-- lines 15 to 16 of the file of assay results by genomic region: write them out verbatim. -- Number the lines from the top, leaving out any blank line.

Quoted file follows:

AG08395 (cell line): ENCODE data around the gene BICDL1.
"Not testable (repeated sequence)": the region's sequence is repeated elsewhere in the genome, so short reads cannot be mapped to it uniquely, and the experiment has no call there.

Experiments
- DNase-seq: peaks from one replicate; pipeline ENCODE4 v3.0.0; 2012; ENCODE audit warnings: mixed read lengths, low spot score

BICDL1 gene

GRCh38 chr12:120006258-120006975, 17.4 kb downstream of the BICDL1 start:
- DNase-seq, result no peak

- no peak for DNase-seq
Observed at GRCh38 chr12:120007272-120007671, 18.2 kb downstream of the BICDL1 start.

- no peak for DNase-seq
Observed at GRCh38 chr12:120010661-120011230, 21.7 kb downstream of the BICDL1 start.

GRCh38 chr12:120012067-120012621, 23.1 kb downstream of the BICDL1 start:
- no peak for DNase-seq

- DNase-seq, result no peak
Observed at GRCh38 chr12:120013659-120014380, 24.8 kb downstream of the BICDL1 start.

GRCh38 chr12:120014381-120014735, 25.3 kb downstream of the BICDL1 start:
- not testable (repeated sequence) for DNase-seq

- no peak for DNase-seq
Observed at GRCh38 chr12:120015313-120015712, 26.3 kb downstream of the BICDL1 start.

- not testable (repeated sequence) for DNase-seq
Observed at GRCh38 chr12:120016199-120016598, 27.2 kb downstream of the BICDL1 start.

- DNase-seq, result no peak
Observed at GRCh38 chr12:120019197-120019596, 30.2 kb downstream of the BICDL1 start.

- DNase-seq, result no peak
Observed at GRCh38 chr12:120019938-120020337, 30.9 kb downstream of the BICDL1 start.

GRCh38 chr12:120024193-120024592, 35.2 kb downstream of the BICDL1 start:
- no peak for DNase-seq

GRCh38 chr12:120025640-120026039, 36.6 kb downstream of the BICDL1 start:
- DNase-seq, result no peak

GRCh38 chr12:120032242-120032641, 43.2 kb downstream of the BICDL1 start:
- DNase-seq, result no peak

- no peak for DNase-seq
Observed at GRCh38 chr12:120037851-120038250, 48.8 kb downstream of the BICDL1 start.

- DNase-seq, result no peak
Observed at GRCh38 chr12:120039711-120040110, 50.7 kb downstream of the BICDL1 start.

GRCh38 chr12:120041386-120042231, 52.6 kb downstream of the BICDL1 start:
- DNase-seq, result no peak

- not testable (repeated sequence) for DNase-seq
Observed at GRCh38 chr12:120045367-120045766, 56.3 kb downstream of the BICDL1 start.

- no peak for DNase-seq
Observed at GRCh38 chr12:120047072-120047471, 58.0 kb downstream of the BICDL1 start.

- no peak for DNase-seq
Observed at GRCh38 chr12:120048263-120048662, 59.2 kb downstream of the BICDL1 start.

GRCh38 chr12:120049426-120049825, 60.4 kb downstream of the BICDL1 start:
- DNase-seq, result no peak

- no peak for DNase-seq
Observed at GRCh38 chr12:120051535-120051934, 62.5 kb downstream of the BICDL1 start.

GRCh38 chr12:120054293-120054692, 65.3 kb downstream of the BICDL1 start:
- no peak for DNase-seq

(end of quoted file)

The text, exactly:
Observed at GRCh38 chr12:120013659-120014380, 24.8 kb downstream of the BICDL1 start.

GRCh38 chr12:120014381-120014735, 25.3 kb downstream of the BICDL1 start: